70 Syracuse Law Review 13 (2020)
This essay explores one law school's contrarian and pioneering embrace of online education into the core of its J.D. program, a five-year journey undertaken by William Mitchell College of Law (now Mitchell Hamline School ofLaw). This essay makes a simple point. Online pedagogy ought to be part of the palette of tools available for the design of J.D. programs. But placing it at the core of a J.D. program is not universally to be desired. Like any pedagogy, these online tools have their strengths and their weaknesses. The particular combination of tools and methods represents a question of design: of arranging resources to maximize strengths and minimize weaknesses-within a set of constraints. And the key constraint ought to be the particular mission of each law school. Design in the absence of clarity of mission, and without the availability of the full gamut of instructional methods, is impoverished and suboptimal.
An openness to bringing online pedagogy into the core has this salutary effect: it invites, almost requires, intentional, mission-based design. It invites educators to think foundationally about what they seek to accomplish by their J.D. programs, and how that might best be accomplished. It exposes business-as-usual thinking, and forces one to question what seem to be quite foundational assumptions about how to educate lawyers. For this reason alone, online methodologies ought to be clearly and readily available to legal educators.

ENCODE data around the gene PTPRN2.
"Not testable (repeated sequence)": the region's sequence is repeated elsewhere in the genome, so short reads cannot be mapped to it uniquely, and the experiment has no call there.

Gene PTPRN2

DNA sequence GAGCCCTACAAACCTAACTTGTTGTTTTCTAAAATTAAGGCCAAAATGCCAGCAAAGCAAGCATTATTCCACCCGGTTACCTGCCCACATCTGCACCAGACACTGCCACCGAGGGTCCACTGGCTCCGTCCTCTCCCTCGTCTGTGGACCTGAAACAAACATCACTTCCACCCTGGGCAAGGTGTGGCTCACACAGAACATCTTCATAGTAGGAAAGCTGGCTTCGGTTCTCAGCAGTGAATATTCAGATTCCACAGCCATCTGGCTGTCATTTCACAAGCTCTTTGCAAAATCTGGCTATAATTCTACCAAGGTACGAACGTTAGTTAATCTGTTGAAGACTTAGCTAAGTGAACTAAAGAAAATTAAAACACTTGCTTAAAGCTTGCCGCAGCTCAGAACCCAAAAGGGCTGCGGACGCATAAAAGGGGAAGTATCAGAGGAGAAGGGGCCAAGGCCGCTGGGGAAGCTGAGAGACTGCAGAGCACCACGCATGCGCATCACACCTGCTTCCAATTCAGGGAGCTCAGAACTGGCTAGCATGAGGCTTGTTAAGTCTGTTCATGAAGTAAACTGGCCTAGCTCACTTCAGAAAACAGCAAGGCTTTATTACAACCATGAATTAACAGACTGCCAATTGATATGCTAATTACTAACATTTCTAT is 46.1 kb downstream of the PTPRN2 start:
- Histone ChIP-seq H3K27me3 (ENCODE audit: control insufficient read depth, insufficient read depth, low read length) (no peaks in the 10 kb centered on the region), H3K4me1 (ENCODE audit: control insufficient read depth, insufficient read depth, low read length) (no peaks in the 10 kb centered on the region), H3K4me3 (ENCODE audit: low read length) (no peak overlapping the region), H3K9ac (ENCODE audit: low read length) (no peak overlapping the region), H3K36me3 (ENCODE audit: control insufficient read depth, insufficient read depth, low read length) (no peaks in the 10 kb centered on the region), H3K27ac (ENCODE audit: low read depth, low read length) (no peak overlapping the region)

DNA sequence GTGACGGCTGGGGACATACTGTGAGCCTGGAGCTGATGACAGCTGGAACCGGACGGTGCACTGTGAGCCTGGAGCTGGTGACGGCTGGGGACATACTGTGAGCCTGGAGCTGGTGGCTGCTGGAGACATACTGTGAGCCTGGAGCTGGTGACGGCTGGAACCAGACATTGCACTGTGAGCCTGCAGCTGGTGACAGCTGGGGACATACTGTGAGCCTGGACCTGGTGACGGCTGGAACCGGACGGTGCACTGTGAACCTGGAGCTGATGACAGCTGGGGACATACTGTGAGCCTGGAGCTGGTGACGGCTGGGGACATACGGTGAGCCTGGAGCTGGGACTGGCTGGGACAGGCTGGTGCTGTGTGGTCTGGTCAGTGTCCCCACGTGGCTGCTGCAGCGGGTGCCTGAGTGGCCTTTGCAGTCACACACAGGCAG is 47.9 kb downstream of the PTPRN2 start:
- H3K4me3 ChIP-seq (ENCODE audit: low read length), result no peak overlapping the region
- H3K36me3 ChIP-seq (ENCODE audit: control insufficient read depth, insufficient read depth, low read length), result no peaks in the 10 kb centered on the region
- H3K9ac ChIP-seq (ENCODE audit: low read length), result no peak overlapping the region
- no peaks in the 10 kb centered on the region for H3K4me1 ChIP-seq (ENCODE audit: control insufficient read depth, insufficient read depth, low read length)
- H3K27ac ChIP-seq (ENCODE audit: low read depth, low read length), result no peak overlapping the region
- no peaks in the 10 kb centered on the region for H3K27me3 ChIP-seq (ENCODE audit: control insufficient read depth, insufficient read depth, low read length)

There are strong sentiments opposing substantial incorporation of online components in legal education, many of which I will explore. Not the least has been the historic, robust embrace of face-to-face teaching by the American Bar Association (ABA). As well, online pedagogy, especially if its adoption is part of a major re-design of the J.D. program, is not cheap and not easy. And the uncertainty surrounding many of the design constraints is high. All of this leads me to conclude that only one variety of law school mission is likely to support substantial online incorporation-that with the goal of expanding access to legal education.
Janus, Eric S., "“The Worst Idea Ever”: Lessons from One Law School’s Embrace of Online Learning" (2020). Faculty Scholarship. 481.